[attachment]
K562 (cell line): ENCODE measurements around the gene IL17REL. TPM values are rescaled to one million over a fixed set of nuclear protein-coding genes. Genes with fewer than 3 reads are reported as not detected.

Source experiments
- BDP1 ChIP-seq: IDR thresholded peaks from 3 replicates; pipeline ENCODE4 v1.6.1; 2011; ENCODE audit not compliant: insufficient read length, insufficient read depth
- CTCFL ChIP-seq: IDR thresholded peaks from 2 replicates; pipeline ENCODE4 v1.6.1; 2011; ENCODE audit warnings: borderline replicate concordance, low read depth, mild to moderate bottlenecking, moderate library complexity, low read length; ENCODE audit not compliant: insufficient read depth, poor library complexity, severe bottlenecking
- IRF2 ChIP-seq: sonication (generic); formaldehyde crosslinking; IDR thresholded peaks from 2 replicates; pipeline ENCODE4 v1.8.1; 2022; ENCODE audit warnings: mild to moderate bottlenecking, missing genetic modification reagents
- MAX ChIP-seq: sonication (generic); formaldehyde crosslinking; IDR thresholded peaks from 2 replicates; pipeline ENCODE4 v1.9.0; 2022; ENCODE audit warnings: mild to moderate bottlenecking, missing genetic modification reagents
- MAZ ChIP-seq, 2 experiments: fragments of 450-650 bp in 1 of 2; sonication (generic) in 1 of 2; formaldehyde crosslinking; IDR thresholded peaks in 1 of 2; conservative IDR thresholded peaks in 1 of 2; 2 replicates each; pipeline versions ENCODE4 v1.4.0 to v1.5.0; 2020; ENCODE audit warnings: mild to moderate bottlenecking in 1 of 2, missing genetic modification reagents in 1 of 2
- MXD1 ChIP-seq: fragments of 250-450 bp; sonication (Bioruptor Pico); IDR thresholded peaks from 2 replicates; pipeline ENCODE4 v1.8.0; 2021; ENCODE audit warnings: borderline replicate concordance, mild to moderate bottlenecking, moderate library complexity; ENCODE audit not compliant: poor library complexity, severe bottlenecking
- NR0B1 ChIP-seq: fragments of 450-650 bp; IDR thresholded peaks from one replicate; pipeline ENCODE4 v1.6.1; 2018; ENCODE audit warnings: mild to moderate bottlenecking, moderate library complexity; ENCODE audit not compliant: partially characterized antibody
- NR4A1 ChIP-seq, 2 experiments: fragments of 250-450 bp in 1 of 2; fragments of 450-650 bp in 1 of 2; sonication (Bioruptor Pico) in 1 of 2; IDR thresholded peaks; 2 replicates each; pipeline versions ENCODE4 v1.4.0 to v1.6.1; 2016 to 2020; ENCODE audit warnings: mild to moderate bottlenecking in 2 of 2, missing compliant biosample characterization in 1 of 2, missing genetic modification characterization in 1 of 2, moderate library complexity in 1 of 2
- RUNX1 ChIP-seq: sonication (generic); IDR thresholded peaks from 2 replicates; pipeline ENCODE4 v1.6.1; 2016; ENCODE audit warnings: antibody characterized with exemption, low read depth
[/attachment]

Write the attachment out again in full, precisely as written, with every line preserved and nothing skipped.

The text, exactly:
K562 (cell line): ENCODE measurements around the gene IL17REL. TPM values are rescaled to one million over a fixed set of nuclear protein-coding genes. Genes with fewer than 3 reads are reported as not detected.

Source experiments
- BDP1 ChIP-seq: IDR thresholded peaks from 3 replicates; pipeline ENCODE4 v1.6.1; 2011; ENCODE audit not compliant: insufficient read length, insufficient read depth
- CTCFL ChIP-seq: IDR thresholded peaks from 2 replicates; pipeline ENCODE4 v1.6.1; 2011; ENCODE audit warnings: borderline replicate concordance, low read depth, mild to moderate bottlenecking, moderate library complexity, low read length; ENCODE audit not compliant: insufficient read depth, poor library complexity, severe bottlenecking
- IRF2 ChIP-seq: sonication (generic); formaldehyde crosslinking; IDR thresholded peaks from 2 replicates; pipeline ENCODE4 v1.8.1; 2022; ENCODE audit warnings: mild to moderate bottlenecking, missing genetic modification reagents
- MAX ChIP-seq: sonication (generic); formaldehyde crosslinking; IDR thresholded peaks from 2 replicates; pipeline ENCODE4 v1.9.0; 2022; ENCODE audit warnings: mild to moderate bottlenecking, missing genetic modification reagents
- MAZ ChIP-seq, 2 experiments: fragments of 450-650 bp in 1 of 2; sonication (generic) in 1 of 2; formaldehyde crosslinking; IDR thresholded peaks in 1 of 2; conservative IDR thresholded peaks in 1 of 2; 2 replicates each; pipeline versions ENCODE4 v1.4.0 to v1.5.0; 2020; ENCODE audit warnings: mild to moderate bottlenecking in 1 of 2, missing genetic modification reagents in 1 of 2
- MXD1 ChIP-seq: fragments of 250-450 bp; sonication (Bioruptor Pico); IDR thresholded peaks from 2 replicates; pipeline ENCODE4 v1.8.0; 2021; ENCODE audit warnings: borderline replicate concordance, mild to moderate bottlenecking, moderate library complexity; ENCODE audit not compliant: poor library complexity, severe bottlenecking
- NR0B1 ChIP-seq: fragments of 450-650 bp; IDR thresholded peaks from one replicate; pipeline ENCODE4 v1.6.1; 2018; ENCODE audit warnings: mild to moderate bottlenecking, moderate library complexity; ENCODE audit not compliant: partially characterized antibody
- NR4A1 ChIP-seq, 2 experiments: fragments of 250-450 bp in 1 of 2; fragments of 450-650 bp in 1 of 2; sonication (Bioruptor Pico) in 1 of 2; IDR thresholded peaks; 2 replicates each; pipeline versions ENCODE4 v1.4.0 to v1.6.1; 2016 to 2020; ENCODE audit warnings: mild to moderate bottlenecking in 2 of 2, missing compliant biosample characterization in 1 of 2, missing genetic modification characterization in 1 of 2, moderate library complexity in 1 of 2
- RUNX1 ChIP-seq: sonication (generic); IDR thresholded peaks from 2 replicates; pipeline ENCODE4 v1.6.1; 2016; ENCODE audit warnings: antibody characterized with exemption, low read depth